Saturday, June 08, 2002

Movie for the evening: HUM(1992)

The second in the Mukul Anand-Amitabh Bachchan trilogy of films that set out to redefine the sagging image of the superstar actor by getting him to mouth lines in his classic baritone in mileux that played every card in the well-worn stack of 'classic Amitabh moments'. The film has it all: the comic Amitabh, the romantic Amitabh, the drunken Amitabh, the angry (old) Amitabh ad nauseum. He won the Filmfare Award in 1992 for this role, ironically after receiving the Raj Kapoor Award for Lifetime Achievement the previous year. The film showcases Mukul Anand's adeptness at framing interesting visual compositions and his play with light, shade and colour. This venture is not as satisfying as the first film in the trilogy, Agneepath (which fetched the Big B a long-awaited ill-deserved National Award), in terms of impact, style, content, and performances. The songs in Hum are a shade more populist than those in Agneepath, which offered fewer avenues for musical relief. The USP of the soundtrack is undoubtedly Jumma Chumma De De, the Laxmikant-Pyarelal lift of Mory Kanté's Yéké Yéké. The song is choreographed and presented with enough energy to merit it superiority to Tamma Tamma from Thaanedaar, Bappi Lahiri's take on the same source. The other songs include the Mauritius jaunt (classic Bollywood escapism again) Sanam Mere Sanam and the title song that overstays its welcome by resurfacing in the most bizarre situations. The film also showcases a double role from Kader Khan. Phew! Classic lines abound:

Pet ki bhook ekta se badi cheez hoti hai (Bhaktawar) and the Girdhari-isms spouted by Anupam Kher like Shanti, shanti. Do minute shanti, uske baad kranti. The film has its moments, but fails to capture the intensity of Agneepath, a far more serious work. Both films provide the Big B with ample moments to exercise his capabilities and he doesn't disappoint. His on-screen aura is undeniable.


* In chronicling the turbulence on the Bombay docks, the film betrays the influence of the Elia Kazan classic On the Waterfront.

* Both Hum and Agneepath overlap on actors: one of them, in particular, is Deepak Shirke, who plays Pratap, first mate to Bhaktawar (Danny Denzonpa) and father of Tiger (Amitabh Bachchan) in Hum and plays Anna, one of the ill-fated four who recruit the young Vijay Dinanath Chavan who grows up (Amitabh Bachchan) to overpower and consume them, in Agneepath. In fact, according to the credits that roll at the end of the latter film say "introducing Deepak Shirke".

* The film dialogue is impeccably Kader Khan: full of rhyming bombast. For example, tank-on ki jaanch and note-on ki aanch.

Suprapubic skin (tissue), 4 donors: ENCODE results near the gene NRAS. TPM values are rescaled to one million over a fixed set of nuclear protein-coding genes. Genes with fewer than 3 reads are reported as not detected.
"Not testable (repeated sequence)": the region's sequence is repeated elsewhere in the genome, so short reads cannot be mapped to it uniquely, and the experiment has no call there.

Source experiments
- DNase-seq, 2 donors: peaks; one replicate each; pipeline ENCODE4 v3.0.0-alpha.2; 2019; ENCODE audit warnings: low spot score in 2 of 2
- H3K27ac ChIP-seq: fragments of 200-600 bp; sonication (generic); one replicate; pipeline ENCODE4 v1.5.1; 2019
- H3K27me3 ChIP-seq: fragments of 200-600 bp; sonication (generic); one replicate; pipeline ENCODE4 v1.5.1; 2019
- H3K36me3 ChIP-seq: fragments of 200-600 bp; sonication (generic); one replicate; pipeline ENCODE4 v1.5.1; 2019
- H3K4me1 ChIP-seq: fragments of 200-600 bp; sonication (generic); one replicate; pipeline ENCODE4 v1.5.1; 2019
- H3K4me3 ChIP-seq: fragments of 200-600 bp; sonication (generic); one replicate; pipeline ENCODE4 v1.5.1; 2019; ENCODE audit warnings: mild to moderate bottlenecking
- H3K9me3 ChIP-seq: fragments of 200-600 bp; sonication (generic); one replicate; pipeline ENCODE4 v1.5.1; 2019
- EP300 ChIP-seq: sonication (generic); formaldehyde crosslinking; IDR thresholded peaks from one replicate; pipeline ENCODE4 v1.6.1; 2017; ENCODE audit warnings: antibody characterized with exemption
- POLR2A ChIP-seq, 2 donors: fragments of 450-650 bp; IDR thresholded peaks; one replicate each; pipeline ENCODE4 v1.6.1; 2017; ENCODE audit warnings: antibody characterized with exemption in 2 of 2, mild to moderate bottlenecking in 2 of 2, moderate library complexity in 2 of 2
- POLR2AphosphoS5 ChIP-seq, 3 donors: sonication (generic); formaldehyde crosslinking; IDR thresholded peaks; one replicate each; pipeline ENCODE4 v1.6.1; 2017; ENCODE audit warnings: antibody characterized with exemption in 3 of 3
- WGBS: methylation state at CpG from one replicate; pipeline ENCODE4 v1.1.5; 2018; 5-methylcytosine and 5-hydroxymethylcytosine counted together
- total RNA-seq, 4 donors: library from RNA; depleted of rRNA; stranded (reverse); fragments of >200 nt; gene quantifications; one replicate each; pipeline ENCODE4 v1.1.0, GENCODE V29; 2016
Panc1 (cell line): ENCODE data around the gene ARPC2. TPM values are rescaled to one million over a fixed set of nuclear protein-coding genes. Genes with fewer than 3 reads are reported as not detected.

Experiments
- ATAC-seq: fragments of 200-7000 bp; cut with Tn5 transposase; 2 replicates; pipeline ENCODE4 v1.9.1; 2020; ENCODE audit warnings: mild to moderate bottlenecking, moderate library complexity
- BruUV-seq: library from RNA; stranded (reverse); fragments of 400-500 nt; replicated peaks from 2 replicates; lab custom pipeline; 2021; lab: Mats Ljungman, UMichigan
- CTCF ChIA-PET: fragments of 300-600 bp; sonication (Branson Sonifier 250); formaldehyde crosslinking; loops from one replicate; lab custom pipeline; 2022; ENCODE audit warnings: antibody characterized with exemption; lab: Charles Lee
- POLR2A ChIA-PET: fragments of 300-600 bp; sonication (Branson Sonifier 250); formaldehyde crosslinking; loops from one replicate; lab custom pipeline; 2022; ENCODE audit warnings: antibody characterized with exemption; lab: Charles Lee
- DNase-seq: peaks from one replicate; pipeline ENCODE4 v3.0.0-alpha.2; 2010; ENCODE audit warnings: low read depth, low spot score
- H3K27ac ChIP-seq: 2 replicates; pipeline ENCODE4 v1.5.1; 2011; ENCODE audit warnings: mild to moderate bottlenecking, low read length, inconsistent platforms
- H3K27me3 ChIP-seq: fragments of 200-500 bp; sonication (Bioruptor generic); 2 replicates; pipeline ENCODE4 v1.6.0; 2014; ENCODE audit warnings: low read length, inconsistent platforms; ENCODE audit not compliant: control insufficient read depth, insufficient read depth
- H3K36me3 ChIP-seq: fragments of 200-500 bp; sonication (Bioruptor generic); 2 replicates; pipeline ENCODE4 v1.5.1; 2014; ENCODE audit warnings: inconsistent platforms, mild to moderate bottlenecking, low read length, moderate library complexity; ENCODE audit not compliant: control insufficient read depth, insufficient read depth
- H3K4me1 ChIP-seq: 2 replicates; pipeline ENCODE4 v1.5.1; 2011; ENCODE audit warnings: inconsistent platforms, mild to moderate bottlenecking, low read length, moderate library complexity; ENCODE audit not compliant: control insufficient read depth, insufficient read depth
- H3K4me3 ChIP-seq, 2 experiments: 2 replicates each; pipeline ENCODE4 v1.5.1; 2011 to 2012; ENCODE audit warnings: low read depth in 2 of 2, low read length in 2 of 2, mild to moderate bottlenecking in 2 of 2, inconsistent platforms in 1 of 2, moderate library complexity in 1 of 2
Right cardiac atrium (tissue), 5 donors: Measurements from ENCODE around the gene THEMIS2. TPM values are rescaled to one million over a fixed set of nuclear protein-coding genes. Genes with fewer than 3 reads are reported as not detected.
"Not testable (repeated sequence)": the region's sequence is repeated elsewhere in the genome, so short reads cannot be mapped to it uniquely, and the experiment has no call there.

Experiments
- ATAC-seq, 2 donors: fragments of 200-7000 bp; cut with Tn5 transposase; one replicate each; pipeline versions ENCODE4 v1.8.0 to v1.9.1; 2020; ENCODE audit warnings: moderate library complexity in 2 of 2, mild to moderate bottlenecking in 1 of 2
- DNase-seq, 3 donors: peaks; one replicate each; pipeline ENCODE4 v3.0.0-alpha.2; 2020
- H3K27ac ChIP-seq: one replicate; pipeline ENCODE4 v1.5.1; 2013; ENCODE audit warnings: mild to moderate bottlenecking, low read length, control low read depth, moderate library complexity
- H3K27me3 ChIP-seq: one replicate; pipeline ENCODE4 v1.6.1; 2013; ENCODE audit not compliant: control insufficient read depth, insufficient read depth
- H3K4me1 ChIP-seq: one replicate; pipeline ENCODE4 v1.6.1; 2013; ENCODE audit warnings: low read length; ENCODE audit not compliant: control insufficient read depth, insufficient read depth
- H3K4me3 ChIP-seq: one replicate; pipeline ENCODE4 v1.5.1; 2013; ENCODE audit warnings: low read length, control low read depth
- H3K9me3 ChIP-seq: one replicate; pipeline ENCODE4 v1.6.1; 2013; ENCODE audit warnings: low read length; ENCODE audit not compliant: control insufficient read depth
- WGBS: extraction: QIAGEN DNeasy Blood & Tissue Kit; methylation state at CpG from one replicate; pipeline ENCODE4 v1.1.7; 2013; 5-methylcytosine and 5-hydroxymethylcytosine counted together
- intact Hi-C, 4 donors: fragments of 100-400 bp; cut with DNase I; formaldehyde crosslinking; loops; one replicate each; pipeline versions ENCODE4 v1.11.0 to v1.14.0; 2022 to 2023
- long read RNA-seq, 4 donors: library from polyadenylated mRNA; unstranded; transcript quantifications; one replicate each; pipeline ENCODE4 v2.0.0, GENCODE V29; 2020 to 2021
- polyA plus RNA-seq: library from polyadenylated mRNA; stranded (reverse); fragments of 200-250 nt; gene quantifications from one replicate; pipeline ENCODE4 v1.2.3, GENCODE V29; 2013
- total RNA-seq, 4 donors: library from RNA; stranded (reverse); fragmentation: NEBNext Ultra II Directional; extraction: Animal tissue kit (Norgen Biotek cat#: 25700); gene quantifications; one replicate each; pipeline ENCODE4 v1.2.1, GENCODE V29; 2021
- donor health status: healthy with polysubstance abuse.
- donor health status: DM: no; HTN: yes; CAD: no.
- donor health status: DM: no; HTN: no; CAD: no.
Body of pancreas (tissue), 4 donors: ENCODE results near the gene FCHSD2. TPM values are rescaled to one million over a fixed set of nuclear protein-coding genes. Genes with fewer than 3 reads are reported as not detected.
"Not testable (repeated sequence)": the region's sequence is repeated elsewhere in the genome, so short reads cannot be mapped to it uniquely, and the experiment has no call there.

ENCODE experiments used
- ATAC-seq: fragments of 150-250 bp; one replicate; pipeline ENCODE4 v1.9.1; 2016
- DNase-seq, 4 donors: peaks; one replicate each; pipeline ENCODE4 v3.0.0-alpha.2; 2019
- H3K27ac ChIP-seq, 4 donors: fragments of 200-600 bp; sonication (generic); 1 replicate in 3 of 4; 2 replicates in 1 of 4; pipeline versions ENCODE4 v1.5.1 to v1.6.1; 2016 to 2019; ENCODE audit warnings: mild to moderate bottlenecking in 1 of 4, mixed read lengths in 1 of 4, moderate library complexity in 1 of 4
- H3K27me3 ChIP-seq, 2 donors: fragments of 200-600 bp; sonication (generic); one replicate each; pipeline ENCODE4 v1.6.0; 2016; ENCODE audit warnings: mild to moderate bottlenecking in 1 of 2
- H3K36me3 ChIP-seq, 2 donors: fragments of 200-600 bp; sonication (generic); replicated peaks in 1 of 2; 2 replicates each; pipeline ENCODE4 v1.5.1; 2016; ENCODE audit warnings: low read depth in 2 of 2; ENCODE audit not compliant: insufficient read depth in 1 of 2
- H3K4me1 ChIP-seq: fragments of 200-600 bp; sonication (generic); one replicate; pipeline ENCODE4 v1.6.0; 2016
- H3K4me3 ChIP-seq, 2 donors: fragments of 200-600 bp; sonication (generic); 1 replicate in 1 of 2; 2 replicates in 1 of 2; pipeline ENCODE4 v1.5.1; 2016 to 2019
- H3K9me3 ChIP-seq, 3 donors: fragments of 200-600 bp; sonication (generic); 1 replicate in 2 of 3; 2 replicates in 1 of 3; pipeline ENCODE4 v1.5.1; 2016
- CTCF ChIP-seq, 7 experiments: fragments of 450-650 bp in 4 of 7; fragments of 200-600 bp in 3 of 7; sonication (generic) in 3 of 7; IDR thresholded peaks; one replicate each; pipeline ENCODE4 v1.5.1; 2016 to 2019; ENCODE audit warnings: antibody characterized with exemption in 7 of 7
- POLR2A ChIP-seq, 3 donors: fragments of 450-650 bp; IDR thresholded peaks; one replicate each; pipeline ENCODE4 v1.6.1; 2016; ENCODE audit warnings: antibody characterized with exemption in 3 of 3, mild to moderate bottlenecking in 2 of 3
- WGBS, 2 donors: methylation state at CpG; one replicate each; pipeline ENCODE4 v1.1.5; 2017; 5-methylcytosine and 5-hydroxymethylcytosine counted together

* Two interesting motifs in the film (not well developed, but blatantly hurled at the viewer) the anchor (that overpowers the little figures of dock workers walking past it in the background) and the irritating title song that functions as the unifying force of the family and as a locator (especially in the final segment of the film)
* Jumma (Kimi Katkar) has become a star and is shooting a song in Ooty when she spots Tiger (Amitabh) and proceeds to burst out into Chumma Le Le, a painfully corny female perspective on the chartbuster Jumma Chumma De De) encouraging Tiger to attempt to get to her through the crowds (ostensibly to stop her from singing any further). The name of the film she is shooting for is Intezar.

* Producer Romesh Sharma cameos as the ill-fated Gonsalves.

Corny moments

* A truly inspired bit of casting: Govinda and Rajnikant are brothers (from Pratap's second wife), the latter betraying his southern accent and stretching the limits of belief. Amitabh plays the elder stepbrother (from Pratap's first wife).

* Rajnikant seems to have been chosen for two things: his cigarette stunt (see below) and the brief exchange in Kannada at the Bangalore bus station in the search for his wife (Deepa Sahi).

* Vijay (Govinda) is involved in an arm wrestling bout to win money so he can get his sister-in-law (Deepa Sahi) a pressure cooker

* At the same discotheque, Kumar (Rajnikant) does his patentable cigarette-toss-into-the-mouth act and then in a similar moment launches a coin into the jukebox adorned by the logo from Batman. This starts off the energetic Batdance off the soundtrack of the film and a bizarre disco/desinatyam/free-for-all-fist-fight sequence choreographed to it. The howlarious sequence ends at the line: "Stop the press ... who's that?" (the answer, if you follow the song, is Vicki Vale)

* In one of the little sequences in the climax, Kumar (Rajnikant) nimbly catches a clutch of dynamite hurled by one of the villainous soldiers and then proceeds to deliver the parcel back with a football kick. Needless to say, the dynamite clutch possesses enough intelligence to choose to go off the moment it hits the enemy.

* In an unexplained bit, Vijay (Govinda) goes flat on his back on the ground, allowing a tank to run over him. He is saved, of course, by the gap between the base of the tank elevated by the wheels and the ground.

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